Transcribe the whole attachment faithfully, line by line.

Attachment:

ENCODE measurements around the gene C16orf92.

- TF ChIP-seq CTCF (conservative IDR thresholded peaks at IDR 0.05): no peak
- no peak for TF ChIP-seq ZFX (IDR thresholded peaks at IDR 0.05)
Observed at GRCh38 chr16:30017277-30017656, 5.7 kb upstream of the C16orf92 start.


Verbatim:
ENCODE measurements around the gene C16orf92.

- TF ChIP-seq CTCF (conservative IDR thresholded peaks at IDR 0.05): no peak
- no peak for TF ChIP-seq ZFX (IDR thresholded peaks at IDR 0.05)
Observed at GRCh38 chr16:30017277-30017656, 5.7 kb upstream of the C16orf92 start.